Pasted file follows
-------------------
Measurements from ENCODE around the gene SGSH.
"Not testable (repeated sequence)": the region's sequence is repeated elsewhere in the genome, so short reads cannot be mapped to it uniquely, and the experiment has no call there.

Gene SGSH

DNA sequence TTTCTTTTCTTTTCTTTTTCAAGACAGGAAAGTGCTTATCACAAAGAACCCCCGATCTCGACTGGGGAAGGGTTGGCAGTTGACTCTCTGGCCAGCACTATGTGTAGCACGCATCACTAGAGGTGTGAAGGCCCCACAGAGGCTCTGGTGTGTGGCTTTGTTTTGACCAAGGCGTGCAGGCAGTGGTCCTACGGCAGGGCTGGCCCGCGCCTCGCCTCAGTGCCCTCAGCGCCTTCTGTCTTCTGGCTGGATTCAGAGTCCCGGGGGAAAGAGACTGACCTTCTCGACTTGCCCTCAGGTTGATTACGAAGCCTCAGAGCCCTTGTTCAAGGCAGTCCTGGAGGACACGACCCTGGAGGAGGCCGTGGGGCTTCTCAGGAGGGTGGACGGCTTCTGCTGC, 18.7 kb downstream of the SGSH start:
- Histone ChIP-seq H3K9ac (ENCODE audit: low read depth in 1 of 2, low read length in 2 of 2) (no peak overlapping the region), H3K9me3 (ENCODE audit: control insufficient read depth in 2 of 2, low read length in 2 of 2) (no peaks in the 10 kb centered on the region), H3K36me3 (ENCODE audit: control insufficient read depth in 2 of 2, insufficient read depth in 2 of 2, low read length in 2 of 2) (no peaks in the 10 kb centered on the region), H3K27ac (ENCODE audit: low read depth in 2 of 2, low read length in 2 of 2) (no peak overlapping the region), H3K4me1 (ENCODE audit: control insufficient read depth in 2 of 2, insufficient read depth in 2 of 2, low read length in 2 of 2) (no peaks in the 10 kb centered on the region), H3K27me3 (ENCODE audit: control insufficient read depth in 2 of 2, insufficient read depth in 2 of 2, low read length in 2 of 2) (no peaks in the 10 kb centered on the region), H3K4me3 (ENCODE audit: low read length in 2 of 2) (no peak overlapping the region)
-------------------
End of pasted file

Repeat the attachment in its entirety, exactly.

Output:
Measurements from ENCODE around the gene SGSH.
"Not testable (repeated sequence)": the region's sequence is repeated elsewhere in the genome, so short reads cannot be mapped to it uniquely, and the experiment has no call there.

Gene SGSH

DNA sequence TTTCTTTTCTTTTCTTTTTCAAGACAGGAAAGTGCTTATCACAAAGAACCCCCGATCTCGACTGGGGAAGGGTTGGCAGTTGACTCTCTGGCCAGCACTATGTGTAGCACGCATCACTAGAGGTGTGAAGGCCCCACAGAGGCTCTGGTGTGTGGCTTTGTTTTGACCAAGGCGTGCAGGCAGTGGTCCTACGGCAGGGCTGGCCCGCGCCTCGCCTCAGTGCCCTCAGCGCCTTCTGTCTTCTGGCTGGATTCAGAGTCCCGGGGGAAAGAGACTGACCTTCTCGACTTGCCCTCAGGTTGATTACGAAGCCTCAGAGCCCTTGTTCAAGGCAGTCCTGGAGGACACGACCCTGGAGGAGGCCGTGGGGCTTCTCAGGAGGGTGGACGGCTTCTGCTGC, 18.7 kb downstream of the SGSH start:
- Histone ChIP-seq H3K9ac (ENCODE audit: low read depth in 1 of 2, low read length in 2 of 2) (no peak overlapping the region), H3K9me3 (ENCODE audit: control insufficient read depth in 2 of 2, low read length in 2 of 2) (no peaks in the 10 kb centered on the region), H3K36me3 (ENCODE audit: control insufficient read depth in 2 of 2, insufficient read depth in 2 of 2, low read length in 2 of 2) (no peaks in the 10 kb centered on the region), H3K27ac (ENCODE audit: low read depth in 2 of 2, low read length in 2 of 2) (no peak overlapping the region), H3K4me1 (ENCODE audit: control insufficient read depth in 2 of 2, insufficient read depth in 2 of 2, low read length in 2 of 2) (no peaks in the 10 kb centered on the region), H3K27me3 (ENCODE audit: control insufficient read depth in 2 of 2, insufficient read depth in 2 of 2, low read length in 2 of 2) (no peaks in the 10 kb centered on the region), H3K4me3 (ENCODE audit: low read length in 2 of 2) (no peak overlapping the region)